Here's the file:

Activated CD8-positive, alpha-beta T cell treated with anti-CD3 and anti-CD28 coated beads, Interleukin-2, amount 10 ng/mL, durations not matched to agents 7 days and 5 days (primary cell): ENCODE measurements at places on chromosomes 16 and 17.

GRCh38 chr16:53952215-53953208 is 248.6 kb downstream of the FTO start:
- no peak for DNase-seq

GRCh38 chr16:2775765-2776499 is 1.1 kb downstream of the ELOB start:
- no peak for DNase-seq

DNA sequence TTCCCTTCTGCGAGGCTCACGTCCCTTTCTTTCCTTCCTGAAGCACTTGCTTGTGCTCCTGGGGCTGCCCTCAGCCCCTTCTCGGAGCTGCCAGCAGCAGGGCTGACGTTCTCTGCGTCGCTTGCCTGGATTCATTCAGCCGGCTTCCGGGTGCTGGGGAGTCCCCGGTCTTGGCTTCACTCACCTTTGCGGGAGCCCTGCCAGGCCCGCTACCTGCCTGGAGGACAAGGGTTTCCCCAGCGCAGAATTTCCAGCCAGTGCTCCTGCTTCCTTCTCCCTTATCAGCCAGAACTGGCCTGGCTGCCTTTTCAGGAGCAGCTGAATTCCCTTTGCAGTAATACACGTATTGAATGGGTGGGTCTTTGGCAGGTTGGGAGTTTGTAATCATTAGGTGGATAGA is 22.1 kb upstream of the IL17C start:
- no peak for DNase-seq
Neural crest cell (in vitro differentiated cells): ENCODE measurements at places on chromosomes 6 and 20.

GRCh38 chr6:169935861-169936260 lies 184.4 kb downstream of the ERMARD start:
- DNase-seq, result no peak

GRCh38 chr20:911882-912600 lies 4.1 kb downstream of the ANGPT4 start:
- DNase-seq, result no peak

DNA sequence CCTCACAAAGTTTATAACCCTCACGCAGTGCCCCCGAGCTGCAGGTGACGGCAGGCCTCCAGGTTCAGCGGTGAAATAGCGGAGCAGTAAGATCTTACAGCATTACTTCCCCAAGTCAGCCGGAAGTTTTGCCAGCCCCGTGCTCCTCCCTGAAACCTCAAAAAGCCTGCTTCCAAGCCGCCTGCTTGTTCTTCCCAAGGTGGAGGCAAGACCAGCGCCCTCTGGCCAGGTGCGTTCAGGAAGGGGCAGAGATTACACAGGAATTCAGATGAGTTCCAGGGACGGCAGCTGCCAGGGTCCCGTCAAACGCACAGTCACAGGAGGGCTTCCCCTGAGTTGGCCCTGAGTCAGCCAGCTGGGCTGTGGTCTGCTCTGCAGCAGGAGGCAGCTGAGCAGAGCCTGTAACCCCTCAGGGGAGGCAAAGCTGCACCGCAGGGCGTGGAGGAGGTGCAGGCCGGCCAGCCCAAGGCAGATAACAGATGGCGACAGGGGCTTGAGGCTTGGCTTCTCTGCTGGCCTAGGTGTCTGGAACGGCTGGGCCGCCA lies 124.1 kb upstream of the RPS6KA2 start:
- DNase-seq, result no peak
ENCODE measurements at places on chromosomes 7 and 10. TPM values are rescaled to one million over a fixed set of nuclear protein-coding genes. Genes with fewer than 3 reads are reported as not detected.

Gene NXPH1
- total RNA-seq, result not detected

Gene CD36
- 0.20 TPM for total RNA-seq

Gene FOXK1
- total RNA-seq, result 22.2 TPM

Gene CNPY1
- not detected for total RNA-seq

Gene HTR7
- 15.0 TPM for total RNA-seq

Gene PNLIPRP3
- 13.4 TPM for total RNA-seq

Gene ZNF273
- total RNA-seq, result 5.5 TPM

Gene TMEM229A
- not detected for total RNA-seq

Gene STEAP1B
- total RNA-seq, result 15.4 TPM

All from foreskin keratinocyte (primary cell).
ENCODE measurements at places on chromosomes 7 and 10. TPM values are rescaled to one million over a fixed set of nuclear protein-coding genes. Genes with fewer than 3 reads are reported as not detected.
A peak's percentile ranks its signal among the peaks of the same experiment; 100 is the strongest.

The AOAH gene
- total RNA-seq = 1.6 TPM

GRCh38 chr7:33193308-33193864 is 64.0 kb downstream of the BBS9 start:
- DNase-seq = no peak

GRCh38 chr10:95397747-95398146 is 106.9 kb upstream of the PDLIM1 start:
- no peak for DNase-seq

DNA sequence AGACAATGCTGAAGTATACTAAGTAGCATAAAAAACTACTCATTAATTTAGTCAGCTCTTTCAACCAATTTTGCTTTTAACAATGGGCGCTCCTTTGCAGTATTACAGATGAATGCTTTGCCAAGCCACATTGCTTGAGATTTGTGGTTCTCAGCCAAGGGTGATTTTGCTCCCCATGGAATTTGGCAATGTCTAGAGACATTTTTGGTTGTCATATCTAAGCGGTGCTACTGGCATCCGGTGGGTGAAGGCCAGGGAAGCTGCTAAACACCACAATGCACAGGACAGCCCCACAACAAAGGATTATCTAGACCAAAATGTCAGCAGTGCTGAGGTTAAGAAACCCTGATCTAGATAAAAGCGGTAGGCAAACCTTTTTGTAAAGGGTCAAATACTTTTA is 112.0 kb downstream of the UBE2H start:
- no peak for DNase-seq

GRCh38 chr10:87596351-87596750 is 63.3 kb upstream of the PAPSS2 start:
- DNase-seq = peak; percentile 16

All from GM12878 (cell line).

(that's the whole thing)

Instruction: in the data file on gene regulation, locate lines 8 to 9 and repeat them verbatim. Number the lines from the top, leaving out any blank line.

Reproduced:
Neural crest cell (in vitro differentiated cells): ENCODE measurements at places on chromosomes 6 and 20.

GRCh38 chr6:169935861-169936260 lies 184.4 kb downstream of the ERMARD start: